Category Archives: PC architecture

Floating-Point Exceptions and DOS Extenders

Recently I had a need to test the behavior of floating-point exceptions (FPEs) in environments where traditional FPE reporting is used. To briefly recap, in the original PC equipped with an 8088/8087 pair, floating-point exceptions, which are generally asynchronous events, were … Continue reading

Posted in 386, Bugs, DOS, DOS Extenders, PC architecture | Leave a comment

IBM PS/2 Model 50 Keyboard Controller

Thanks to John Elliott, a ROM dump of the PS/2 Model 50 keyboard controller (an 8742 chip) is now available. The IBM PC/AT keyboard controller (KBC) ROM has been analyzed earlier. So what exactly changed between the PC/AT and the … Continue reading

Posted in IBM, PC architecture | 1 Comment

WordStar needs address wraparound?

The CP/M compatible interface in DOS was initially documented, later forgotten, and then re-discovered every once in a while. In 1989, John Switzer described parts of the CALL 5 system call interface mechanism in a slightly hysterical article as a “back … Continue reading

Posted in DOS, PC architecture | 9 Comments

Who needs the address wraparound, anyway?

The infamous A20 gate is well known and documented in hair-raising detail. What’s much less well documented is the real purpose of the A20 gate, that is, who actually needs the 8086 address wrap-around to be emulated in the first … Continue reading

Posted in DOS, PC architecture | 1 Comment

The Danger of Knowing Too Much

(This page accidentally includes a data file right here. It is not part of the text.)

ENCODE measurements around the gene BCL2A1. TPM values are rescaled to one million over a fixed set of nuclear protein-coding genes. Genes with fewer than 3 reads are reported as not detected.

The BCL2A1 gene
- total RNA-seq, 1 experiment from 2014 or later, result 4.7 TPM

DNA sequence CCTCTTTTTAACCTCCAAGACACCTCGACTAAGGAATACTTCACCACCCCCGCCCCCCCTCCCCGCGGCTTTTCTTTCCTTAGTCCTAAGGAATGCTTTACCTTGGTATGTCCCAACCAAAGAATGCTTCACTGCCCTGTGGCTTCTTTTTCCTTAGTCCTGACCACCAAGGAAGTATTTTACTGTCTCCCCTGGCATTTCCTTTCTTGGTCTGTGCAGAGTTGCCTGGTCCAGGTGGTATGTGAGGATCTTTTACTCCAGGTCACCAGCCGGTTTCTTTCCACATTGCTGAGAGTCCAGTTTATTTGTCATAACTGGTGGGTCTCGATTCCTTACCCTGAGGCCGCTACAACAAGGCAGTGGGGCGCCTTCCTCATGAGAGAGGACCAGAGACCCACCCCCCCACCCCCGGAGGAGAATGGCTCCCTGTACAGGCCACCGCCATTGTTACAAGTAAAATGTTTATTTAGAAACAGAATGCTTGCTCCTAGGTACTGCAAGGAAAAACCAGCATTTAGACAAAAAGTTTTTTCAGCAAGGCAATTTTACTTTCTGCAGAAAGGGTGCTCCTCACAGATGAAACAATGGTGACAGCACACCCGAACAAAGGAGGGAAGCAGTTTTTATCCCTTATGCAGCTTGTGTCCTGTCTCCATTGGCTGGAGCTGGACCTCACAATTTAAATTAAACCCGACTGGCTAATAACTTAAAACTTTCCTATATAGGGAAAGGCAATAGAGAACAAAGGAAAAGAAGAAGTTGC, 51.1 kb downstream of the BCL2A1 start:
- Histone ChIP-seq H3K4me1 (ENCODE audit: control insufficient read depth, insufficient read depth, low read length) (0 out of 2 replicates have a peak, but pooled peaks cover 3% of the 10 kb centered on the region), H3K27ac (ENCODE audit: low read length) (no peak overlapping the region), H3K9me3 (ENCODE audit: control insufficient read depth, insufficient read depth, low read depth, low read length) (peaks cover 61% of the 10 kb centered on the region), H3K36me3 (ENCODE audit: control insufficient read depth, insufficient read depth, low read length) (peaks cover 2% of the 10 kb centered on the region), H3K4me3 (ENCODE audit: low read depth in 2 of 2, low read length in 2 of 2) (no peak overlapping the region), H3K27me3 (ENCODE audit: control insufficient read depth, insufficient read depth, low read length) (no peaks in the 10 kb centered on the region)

A few days ago I had to look a little closer at Microsoft’s KEYB.COM because it was misbehaving in a virtualized environment. As a reminder for those readers who perhaps forgot, KEYB.COM was the DOS keyboard “driver” with support for … Continue reading

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IBM PC/AT 8042 Keyboard Controller Commands

Anyone trying to use the classic 8042-style keyboard controller (KBC) found in the IBM PC/AT and nearly all later PCs typically runs into a problem with lack of accurate documentation. The 8042 (or 8742, or any number of compatible parts … Continue reading

Posted in PC architecture | 18 Comments

Detecting floppy drive presence and type

Detecting floppy drives is surprisingly tricky and poorly understood. The difficulty lies mainly in the interface between the floppy disk controller (FDC) and the actual drive(s). The interface isn’t particularly complex, but it isn’t straightforward, and it does not follow … Continue reading

Posted in BIOS, PC architecture | Leave a comment

DOS Memory, Managers & Extenders, Part I

To understand why the maddeningly complex world of DOS memory managers and extenders came to be, it’s necessary to understand the evolution of the PC platform. Even though memory managers and DOS extenders reached their peak on 32-bit 386 and … Continue reading

Posted in DOS, PC architecture, PC history, x86 | 24 Comments

The floppy controller evolution

The floppy subsystem in PCs hadn’t mutated over time quite as much as, say, the hard disk subsystem, but prior to its extinction in the early 21st century, the floppy disk controller (FDC) did evolve noticeably. In the original IBM … Continue reading

Posted in PC architecture | 4 Comments

The Fixed Disk Parameter Table

The Fixed Disk Parameter Table, or FDPT, is a structure primarily used by the BIOS in IBM compatible computers, but is also of critical importance to some (especially older) operating systems which do not use the BIOS. The FDPT was … Continue reading

Posted in BIOS, PC architecture, Virtualization | 3 Comments